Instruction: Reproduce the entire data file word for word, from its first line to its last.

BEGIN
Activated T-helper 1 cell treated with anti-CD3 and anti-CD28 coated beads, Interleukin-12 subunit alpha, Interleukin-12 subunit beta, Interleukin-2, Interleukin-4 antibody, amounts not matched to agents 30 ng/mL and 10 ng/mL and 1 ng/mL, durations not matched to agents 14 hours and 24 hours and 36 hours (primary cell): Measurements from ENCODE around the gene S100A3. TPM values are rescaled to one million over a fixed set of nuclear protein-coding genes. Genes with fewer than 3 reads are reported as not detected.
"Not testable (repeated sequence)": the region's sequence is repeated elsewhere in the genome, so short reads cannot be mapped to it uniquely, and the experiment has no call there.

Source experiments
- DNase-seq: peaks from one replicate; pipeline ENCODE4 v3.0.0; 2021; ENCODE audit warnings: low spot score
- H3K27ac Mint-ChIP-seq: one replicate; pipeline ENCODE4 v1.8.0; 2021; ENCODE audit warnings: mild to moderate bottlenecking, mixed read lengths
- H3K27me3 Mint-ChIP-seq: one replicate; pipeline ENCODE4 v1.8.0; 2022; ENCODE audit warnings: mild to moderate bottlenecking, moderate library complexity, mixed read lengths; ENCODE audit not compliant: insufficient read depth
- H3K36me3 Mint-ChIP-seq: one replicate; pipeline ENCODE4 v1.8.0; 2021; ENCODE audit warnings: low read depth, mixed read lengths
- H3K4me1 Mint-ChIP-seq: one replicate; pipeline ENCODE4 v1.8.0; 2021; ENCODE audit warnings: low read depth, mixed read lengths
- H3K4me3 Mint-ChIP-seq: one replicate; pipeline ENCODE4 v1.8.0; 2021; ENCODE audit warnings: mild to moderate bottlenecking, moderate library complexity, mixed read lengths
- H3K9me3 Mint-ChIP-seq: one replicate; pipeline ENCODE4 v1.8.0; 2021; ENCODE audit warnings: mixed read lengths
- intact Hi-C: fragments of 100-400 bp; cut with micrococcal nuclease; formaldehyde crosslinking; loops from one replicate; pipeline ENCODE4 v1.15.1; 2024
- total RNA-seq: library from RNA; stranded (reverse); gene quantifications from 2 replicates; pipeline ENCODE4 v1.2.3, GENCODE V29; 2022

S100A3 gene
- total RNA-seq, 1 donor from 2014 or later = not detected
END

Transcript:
Activated T-helper 1 cell treated with anti-CD3 and anti-CD28 coated beads, Interleukin-12 subunit alpha, Interleukin-12 subunit beta, Interleukin-2, Interleukin-4 antibody, amounts not matched to agents 30 ng/mL and 10 ng/mL and 1 ng/mL, durations not matched to agents 14 hours and 24 hours and 36 hours (primary cell): Measurements from ENCODE around the gene S100A3. TPM values are rescaled to one million over a fixed set of nuclear protein-coding genes. Genes with fewer than 3 reads are reported as not detected.
"Not testable (repeated sequence)": the region's sequence is repeated elsewhere in the genome, so short reads cannot be mapped to it uniquely, and the experiment has no call there.

Source experiments
- DNase-seq: peaks from one replicate; pipeline ENCODE4 v3.0.0; 2021; ENCODE audit warnings: low spot score
- H3K27ac Mint-ChIP-seq: one replicate; pipeline ENCODE4 v1.8.0; 2021; ENCODE audit warnings: mild to moderate bottlenecking, mixed read lengths
- H3K27me3 Mint-ChIP-seq: one replicate; pipeline ENCODE4 v1.8.0; 2022; ENCODE audit warnings: mild to moderate bottlenecking, moderate library complexity, mixed read lengths; ENCODE audit not compliant: insufficient read depth
- H3K36me3 Mint-ChIP-seq: one replicate; pipeline ENCODE4 v1.8.0; 2021; ENCODE audit warnings: low read depth, mixed read lengths
- H3K4me1 Mint-ChIP-seq: one replicate; pipeline ENCODE4 v1.8.0; 2021; ENCODE audit warnings: low read depth, mixed read lengths
- H3K4me3 Mint-ChIP-seq: one replicate; pipeline ENCODE4 v1.8.0; 2021; ENCODE audit warnings: mild to moderate bottlenecking, moderate library complexity, mixed read lengths
- H3K9me3 Mint-ChIP-seq: one replicate; pipeline ENCODE4 v1.8.0; 2021; ENCODE audit warnings: mixed read lengths
- intact Hi-C: fragments of 100-400 bp; cut with micrococcal nuclease; formaldehyde crosslinking; loops from one replicate; pipeline ENCODE4 v1.15.1; 2024
- total RNA-seq: library from RNA; stranded (reverse); gene quantifications from 2 replicates; pipeline ENCODE4 v1.2.3, GENCODE V29; 2022

S100A3 gene
- total RNA-seq, 1 donor from 2014 or later = not detected